In April 2012 I was approached to participate in an interview with John Mihaljevic, Managing Editor, of The Manual of Ideas. The Manual of Ideas is a respected member-only web site for value investors. I thought I might share that interview here, and hope you find it to be of interest.
Question: Tell us about your background and what motivated you to write a book about investing in Thailand?
My initial career involved the planning and management of parks, recreation and community facilities. Then I moved sideways into the tourism sector, working in different roles within both public and private sectors. I specialized in research and policy development, and later moved into management. I launched my own business next, but before I did that I studied entrepreneurship and small business management. My interest in investment matters was ignited at around this time and I gradually steered myself in that direction. Years later I finally got around to completing a financial planning course, and soon afterwards began my love affair with Thailand.
Upon moving here I visited many bookshops and spent a lot of time trying to find potentially useful sources of information about local investment opportunities. I found very little of value, and an abundance of misinformation ... stuff that was either out-of-date or simply wrong. There was contradictory information everywhere, even within official sources. I am no novice when it comes to digging up information, in fact I am kind of good at it, but this was pretty heavy going. I began making notes to keep track of the contacts I made, and the useful facts that I uncovered. This then became the nucleus of the book that emerged some two or three years later. Fortunately I attracted the interest of a potential publisher at an early stage, and this provided further motivation to press on with a project that just grew and grew.
Question: What advice would you give to Western investors who want to start investing in publicly traded companies in Thailand?
My advice is probably little different from what others might suggest for any inexperienced player moving into a new market. I would suggest that they head online and start exploring and reading widely ... to learn all they can about the market before narrowing their focus to individual stocks, and to be in no rush to begin trading.
I would advise them to start at the beginning and build an investment strategy suited to their own circumstances, and to be open to the possibility that direct share trading may not be the best investment vehicle for them. I often hear about expats exasperated by the low interest rates on offer from Thai banks, who suddenly decide to move their money into stocks. Often these are retirees with little or no stock-trading experience, who get all fired-up by some up-tempo journalism in the mainstream media. The Thai share market is no picnic and the outcome can be quite unfortunate.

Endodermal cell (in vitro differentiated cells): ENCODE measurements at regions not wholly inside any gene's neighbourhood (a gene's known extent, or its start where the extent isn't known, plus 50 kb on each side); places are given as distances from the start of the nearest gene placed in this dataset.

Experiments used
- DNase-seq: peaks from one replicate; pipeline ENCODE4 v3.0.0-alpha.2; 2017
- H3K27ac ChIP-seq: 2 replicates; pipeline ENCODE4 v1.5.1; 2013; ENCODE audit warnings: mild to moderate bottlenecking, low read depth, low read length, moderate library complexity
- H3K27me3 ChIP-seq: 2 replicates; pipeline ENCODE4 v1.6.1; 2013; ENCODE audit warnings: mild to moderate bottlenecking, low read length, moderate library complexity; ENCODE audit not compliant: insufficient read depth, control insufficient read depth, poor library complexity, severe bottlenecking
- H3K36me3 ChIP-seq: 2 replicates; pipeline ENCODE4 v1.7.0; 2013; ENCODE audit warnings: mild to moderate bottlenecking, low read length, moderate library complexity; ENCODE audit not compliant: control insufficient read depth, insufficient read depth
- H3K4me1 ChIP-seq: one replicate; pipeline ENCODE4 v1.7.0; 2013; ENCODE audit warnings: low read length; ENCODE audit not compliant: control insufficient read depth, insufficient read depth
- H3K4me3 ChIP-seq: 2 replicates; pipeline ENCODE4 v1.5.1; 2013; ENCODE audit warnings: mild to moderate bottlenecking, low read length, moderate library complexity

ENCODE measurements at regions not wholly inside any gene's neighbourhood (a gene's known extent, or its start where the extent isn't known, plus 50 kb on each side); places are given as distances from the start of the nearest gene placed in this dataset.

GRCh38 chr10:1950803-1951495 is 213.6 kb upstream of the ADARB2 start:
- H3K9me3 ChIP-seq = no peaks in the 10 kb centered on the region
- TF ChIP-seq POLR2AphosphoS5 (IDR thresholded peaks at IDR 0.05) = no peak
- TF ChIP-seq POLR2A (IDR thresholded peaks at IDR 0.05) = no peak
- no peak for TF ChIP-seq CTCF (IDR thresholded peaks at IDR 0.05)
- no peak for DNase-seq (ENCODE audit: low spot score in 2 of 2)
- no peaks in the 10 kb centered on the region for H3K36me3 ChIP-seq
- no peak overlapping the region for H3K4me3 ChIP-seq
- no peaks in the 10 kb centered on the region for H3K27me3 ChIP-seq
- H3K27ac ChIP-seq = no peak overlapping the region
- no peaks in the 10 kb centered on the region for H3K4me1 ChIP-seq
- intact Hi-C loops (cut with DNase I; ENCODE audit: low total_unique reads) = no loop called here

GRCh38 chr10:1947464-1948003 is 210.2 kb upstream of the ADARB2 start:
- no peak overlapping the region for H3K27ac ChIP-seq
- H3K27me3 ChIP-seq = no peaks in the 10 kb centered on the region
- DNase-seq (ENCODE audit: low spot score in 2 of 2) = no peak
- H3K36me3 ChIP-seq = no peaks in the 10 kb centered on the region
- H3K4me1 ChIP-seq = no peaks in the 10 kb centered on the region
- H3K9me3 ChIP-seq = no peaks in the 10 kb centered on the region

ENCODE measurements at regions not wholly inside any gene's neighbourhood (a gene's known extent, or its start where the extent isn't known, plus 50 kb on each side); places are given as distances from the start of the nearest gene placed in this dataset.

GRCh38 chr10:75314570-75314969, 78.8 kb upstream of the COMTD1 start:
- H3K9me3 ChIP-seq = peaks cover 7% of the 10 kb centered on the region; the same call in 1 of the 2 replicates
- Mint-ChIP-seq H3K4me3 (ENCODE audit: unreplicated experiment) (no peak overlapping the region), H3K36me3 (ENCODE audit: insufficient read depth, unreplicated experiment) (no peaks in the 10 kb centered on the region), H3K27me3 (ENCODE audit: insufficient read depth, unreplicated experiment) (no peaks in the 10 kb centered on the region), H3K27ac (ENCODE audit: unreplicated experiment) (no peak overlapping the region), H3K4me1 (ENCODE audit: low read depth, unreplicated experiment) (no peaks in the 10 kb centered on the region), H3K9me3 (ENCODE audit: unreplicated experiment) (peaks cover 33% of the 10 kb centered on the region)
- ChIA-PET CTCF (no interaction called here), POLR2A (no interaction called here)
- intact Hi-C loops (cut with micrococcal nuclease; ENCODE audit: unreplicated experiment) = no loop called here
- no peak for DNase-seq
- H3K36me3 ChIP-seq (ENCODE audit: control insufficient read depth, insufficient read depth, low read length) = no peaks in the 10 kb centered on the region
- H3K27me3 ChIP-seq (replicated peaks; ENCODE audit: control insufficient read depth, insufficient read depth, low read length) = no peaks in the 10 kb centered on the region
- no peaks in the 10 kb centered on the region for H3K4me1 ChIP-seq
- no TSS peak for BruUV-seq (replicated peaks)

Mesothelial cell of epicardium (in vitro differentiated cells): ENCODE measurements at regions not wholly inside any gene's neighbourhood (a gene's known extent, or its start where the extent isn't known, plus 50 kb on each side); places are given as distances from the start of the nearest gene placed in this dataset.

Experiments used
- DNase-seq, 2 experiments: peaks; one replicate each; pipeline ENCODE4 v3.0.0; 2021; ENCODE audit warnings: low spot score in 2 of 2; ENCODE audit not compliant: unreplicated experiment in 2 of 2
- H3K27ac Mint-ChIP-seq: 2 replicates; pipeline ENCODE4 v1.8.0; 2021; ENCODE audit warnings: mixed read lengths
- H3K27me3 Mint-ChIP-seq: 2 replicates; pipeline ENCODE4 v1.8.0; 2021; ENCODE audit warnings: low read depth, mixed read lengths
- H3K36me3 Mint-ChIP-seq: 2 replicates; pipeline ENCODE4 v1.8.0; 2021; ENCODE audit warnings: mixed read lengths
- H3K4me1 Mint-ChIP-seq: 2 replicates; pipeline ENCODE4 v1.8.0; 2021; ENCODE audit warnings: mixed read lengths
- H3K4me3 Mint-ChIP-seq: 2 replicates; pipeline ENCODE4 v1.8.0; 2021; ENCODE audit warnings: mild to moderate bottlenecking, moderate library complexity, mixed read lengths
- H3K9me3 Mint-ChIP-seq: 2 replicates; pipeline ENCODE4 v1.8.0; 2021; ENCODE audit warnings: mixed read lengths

The most economical option, in terms of brokerage fees, is to establish an account with a Thai stock-broking firm. Some will accommodate non-resident clients, others won't, so check their web sites for details. There are also a few international trading companies, like Charles Schwab for example, who allow clients to trade in Thai shares. Investors should then put together their own model portfolio and spend time online watching trading taking place to begin to get a feel for the market.
An alternative means of investing in Thai equities can be achieved by way of ETF's or other mutual funds, with an example being the iShares MSCI Thailand Investable Market Index Fund (THD).
Question: What are the best sources of information on companies traded on the Stock Exchange of Thailand?
One of the helpful features of Your Investment Guide to Thailand, especially the e-book version, is the many dozens of hyperlinks it contains. These allow readers to drill down into both general financial market information, as well as information specific to particular types of investments. I also provide various lists, for example of stock-brokers, fund managers, government agencies, research organizations, etc. Chapter Four of my book is devoted to a discussion of the challenges of sourcing investment-related information in Thailand. This chapter alone is a quite useful primer for anyone who is about to begin researching this market.
Potential investors might also benefit from scanning the web sites of the English-language Bangkok newspapers - The Nation and the Bangkok Post - for general economic and finance news. Global or regional investment information sources like Bloomberg, AsiaMoney and others regularly provide some good articles on Thailand-related policy developments, industry trends, and information about particular securities.
The Stock Exchange of Thailand produces a plethora of publications about trading, although most of these have yet to be made available in English. Investors will, however, find useful English-language content in the Settrade web site (www.settrade.com), including charts and analyst reports on many stocks.